Archive for the ‘Praise’ Category

Service of Praise Glut

Thursday, April 21st, 2011

compliment

I love complimenting people and try to live by the adage “If you don’t have something nice to say, don’t say anything–but try to look for something legitimate to admire.”

I don’t think compliments happen too often after childhood when caregivers yell out “GOOD JOB” when a child turns a doorknob. I write a boss about an outstanding staffer or speedy response to my inquiry and most often get back a note that says “We appreciate your comments because most customers contact us with complaints.”

My friend Nancie Steinberg sent me Lucy Kellawy’s article, “You might be a total genius, but I wouldn’t tell you so,” in the Financial Times. Kellawy writes from London: “Last week, when a woman in our travel department booked me a flight, I sent her an e-mail: ‘That’s absolutely marvellous – thanks so much.’

congratulations“In congratulating her so warmly for doing her job, I thought I was being charming and gracious, but now I see I was actually doing something rather darker. Not only was I debasing the language, but was pushing a drug that turns people into demotivated, infantile, praise-dependent junkies.”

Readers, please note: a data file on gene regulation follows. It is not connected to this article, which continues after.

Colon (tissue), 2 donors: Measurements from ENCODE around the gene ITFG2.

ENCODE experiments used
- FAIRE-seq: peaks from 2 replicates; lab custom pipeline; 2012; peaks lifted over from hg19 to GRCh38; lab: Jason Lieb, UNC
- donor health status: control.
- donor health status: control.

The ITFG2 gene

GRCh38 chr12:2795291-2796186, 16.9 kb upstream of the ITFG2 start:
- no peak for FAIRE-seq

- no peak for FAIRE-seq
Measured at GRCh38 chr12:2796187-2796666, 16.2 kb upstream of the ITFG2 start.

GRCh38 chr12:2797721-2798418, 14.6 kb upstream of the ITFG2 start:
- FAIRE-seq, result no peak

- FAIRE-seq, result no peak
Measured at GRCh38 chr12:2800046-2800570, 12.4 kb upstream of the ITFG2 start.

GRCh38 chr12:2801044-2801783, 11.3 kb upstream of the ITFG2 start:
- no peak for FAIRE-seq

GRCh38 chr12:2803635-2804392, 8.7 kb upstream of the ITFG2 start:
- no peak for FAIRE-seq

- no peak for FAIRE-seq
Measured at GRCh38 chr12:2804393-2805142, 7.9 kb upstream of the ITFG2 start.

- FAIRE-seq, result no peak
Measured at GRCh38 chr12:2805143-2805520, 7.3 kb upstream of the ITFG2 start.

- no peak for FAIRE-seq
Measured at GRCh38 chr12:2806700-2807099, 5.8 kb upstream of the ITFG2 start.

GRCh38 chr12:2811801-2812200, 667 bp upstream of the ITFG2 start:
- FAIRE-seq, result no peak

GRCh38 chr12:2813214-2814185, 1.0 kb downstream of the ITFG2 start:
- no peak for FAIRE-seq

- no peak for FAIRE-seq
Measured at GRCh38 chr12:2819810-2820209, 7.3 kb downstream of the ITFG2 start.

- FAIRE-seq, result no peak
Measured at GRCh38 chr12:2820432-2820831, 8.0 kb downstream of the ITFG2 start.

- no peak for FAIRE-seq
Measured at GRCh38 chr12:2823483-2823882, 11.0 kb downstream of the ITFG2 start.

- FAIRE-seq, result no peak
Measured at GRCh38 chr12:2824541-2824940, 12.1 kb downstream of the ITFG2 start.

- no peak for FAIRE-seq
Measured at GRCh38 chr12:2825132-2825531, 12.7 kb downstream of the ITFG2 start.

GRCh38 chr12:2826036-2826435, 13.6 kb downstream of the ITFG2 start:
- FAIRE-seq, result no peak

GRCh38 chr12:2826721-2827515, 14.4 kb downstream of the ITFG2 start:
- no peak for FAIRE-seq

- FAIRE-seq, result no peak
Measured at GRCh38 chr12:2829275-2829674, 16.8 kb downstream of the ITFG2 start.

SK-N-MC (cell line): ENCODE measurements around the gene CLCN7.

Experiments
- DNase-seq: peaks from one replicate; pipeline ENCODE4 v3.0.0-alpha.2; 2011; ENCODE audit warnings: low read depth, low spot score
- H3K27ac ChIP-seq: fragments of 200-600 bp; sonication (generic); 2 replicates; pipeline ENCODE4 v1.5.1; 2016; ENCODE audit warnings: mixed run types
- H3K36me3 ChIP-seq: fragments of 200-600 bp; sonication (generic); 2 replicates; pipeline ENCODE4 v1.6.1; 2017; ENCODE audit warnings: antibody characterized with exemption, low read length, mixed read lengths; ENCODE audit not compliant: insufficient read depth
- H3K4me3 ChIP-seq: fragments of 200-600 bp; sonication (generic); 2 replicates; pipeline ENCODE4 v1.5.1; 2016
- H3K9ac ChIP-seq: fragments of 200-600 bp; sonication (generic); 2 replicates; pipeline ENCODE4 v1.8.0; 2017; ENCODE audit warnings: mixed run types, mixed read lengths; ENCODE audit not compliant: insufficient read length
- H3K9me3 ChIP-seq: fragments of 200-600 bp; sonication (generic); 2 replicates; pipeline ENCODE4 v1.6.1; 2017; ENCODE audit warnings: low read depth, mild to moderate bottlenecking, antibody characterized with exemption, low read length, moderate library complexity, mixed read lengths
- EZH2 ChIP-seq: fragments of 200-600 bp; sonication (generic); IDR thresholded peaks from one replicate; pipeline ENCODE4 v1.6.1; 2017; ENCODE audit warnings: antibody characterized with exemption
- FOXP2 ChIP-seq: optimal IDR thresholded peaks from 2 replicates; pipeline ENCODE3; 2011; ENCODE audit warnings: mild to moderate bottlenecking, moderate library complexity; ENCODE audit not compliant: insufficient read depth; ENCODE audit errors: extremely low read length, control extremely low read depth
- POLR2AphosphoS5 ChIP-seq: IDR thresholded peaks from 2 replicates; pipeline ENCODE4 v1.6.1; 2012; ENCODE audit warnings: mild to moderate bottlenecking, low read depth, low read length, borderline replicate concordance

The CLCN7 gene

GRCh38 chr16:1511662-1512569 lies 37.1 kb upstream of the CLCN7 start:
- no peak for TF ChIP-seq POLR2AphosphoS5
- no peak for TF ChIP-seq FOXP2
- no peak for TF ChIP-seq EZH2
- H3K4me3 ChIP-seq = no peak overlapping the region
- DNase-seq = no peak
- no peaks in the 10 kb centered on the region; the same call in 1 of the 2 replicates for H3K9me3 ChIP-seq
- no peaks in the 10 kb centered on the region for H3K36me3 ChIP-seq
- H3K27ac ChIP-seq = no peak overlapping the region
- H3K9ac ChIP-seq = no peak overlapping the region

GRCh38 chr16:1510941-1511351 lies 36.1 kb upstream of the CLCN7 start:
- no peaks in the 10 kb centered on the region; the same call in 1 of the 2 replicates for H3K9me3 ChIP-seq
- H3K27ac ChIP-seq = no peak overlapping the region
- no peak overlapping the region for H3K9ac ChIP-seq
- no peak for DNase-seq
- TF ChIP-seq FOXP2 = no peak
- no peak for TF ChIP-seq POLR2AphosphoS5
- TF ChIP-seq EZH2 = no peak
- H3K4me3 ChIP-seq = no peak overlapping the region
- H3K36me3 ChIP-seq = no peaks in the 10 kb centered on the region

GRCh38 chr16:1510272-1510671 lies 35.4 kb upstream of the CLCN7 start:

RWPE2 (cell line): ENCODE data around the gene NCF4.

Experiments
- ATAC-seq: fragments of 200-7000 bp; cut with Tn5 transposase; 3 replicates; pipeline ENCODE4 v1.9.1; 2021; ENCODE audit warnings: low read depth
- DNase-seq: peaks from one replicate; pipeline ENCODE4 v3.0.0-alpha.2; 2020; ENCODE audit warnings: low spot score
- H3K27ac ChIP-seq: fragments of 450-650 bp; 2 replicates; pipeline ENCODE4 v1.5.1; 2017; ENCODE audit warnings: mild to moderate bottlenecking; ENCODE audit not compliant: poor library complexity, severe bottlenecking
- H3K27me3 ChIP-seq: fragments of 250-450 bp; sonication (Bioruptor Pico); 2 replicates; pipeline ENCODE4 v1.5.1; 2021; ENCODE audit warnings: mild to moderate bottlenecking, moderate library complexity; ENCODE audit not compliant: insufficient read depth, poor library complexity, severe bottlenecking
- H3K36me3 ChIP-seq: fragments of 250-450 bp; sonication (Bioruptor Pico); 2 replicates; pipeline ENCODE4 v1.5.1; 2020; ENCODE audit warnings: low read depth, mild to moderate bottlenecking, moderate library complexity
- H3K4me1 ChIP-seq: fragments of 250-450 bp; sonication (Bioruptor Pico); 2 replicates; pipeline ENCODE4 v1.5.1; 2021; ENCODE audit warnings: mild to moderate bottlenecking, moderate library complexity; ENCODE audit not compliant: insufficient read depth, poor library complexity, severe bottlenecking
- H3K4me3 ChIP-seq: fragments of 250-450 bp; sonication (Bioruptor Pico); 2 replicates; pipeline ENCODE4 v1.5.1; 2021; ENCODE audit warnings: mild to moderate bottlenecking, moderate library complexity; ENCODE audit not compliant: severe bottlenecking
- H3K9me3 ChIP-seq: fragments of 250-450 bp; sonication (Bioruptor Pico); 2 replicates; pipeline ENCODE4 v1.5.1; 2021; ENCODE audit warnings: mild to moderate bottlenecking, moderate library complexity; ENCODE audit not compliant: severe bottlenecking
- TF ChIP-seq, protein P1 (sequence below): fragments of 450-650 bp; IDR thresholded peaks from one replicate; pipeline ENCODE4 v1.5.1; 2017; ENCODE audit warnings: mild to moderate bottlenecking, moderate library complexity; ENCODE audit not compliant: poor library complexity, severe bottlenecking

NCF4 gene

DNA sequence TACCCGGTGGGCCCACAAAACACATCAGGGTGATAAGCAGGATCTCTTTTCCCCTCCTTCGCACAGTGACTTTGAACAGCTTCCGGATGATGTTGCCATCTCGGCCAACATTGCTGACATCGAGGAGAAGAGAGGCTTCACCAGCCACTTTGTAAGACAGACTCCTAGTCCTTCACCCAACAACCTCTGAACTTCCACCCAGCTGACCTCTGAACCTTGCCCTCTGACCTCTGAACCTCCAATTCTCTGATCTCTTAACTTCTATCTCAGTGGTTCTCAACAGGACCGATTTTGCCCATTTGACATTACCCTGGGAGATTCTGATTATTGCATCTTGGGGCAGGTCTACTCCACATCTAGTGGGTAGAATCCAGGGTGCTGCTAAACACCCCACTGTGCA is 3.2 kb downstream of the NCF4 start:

She goes on to tell about a colleague whose boss at his new job elaborately praised him for each and every utterance in his columns. She added: “When I said that this sounded rather nice, he gave me a scornful look. It made him think his editor stupid, which made him feel stupid by extension. To be considered a total genius for merely delivering his column on time was degrading all round.”

And she pointed out that exaggeration and overstatement is rampant in the workplace in the UK these days [American style] where all staffers are called “talent,” and an ordinary comment is referred to as “insight.”

drugs2She goes on to write: “Congratulation inflation not only damages language, it is bad for us psychologically. Praise is a Class A drug and we crave more and get upset when we don’t get any in sufficiently pure form.” She compared workers to 10 year olds in a Columbia University study where those praised for being clever gave up when given a tough task and those called diligent kept working until they met the challenge.

I disagree with Kellawy. At almost 5 pm on Friday I sent unexpected copy involving a tight deadline to Emily Moses, a junior staffer working on the New York Women in Communications account, asking her to distribute the info to two boards, expecting to see it in my email inbox on Monday. She sent it in minutes. I was elated. I thanked her then and commend her again here. Emily would move on a dime if she thought it important so why be stingy with praise?

How do you take to praise? Does it motivate or impede you? Do you dole it out generously or judiciously? Can there ever be too much?

 praise

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